Ohio State University student killed in frat house shooting; suspect arrested nearby

COLUMBUS, Ohio — A man has been arrested in the shooting death early Sunday of an Ohio State University student after an altercation outside an off-campus frat house, according to reports.

Columbus police said they found the victim Chase Meola, 23, in an alley next to the Phi Kappa Psi fraternity house.

Officers responded shortly after 2 a.m. for the report of a shooting.

Columbus police Sgt. James Fuqua said police located Kinte Mitchell Jr., 18, several blocks away. Mitchell was positively identified as the shooter, according to court documents, and has been charged with murder in Meola’s death, The Columbus Dispatch reported. There is no indication Mitchell is enrolled at Ohio State, Fuqua said.

“Reports indicate that individuals were asked to leave a house party in the area, and an altercation occurred outside,” they said.

Since Mitchell was not a student at OSU, police were trying to determine how he wound up at the party.

Investigators were working the crime scene in the parking lot surrounding the Phi Kappa Psi house Sunday morning. At least five yellow evidence markers were visible in the parking lot, surrounded by empty plastic cups and crushed beer cans.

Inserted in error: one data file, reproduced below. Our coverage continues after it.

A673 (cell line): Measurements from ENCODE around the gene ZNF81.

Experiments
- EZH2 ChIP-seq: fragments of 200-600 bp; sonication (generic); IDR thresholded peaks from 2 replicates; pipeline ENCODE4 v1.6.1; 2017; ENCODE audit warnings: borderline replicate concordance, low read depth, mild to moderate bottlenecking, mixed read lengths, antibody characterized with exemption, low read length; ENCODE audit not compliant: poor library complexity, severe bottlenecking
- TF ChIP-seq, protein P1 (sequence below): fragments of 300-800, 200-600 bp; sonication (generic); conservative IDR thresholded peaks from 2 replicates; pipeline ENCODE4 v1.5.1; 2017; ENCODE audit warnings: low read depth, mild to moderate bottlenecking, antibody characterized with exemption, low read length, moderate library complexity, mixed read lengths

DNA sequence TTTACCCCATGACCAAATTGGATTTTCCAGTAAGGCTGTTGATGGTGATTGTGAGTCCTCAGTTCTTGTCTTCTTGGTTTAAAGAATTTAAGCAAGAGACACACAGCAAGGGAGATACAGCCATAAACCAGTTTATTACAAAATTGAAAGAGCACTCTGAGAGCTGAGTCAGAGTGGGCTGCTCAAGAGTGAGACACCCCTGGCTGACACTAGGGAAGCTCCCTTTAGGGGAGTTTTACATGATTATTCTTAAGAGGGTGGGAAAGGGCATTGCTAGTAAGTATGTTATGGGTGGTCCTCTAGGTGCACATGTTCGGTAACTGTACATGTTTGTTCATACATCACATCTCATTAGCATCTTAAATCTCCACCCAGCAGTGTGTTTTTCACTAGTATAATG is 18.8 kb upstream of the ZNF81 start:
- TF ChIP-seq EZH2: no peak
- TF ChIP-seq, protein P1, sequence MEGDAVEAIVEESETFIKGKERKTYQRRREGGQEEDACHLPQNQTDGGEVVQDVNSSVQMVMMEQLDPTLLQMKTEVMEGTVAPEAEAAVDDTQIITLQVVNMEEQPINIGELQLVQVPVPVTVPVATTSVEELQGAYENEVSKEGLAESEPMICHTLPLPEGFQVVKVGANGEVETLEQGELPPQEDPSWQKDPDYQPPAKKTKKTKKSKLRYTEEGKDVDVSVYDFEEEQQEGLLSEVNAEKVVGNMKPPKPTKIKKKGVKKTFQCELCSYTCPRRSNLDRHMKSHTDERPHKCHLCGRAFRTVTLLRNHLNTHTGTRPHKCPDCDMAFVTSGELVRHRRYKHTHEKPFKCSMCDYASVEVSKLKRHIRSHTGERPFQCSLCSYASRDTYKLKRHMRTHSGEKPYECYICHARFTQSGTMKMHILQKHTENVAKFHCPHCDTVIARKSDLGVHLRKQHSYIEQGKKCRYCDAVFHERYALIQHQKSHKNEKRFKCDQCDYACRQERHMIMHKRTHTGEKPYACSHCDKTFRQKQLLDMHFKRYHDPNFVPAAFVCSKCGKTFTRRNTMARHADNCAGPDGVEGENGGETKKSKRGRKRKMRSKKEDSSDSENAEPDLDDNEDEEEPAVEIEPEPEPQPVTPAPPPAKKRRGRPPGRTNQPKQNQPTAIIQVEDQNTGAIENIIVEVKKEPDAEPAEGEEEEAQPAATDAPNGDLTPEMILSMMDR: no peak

Phi Kappa Psi had its student organization status revoked in June 2018 and is on disciplinary suspension through August 2022 due to hazing and endangering behavior, according to The Lantern, the Ohio State student newspaper.

“The Ohio State University community is in mourning, and our deepest condolences and support go to the family and friends of Chase,” campus police said in a statement.

Meola was a fifth-year marketing major from Mahwah, N.J.


Chase Meola, a former Mahwah High School football player pictured above in this 2015 file photo, was killed in Ohio early Sunday, Oct. 11, 2020, authorities said. (Image via nj.com)

He was a high school football standout who aspired to work on Wall Street, the Newark Star-Ledger reported.

“Wall Street is where I would like to see myself in the near future,” he said on LinkedIn, according to the paper. “Ohio State was a great place for me learn and perfect all my skills.”


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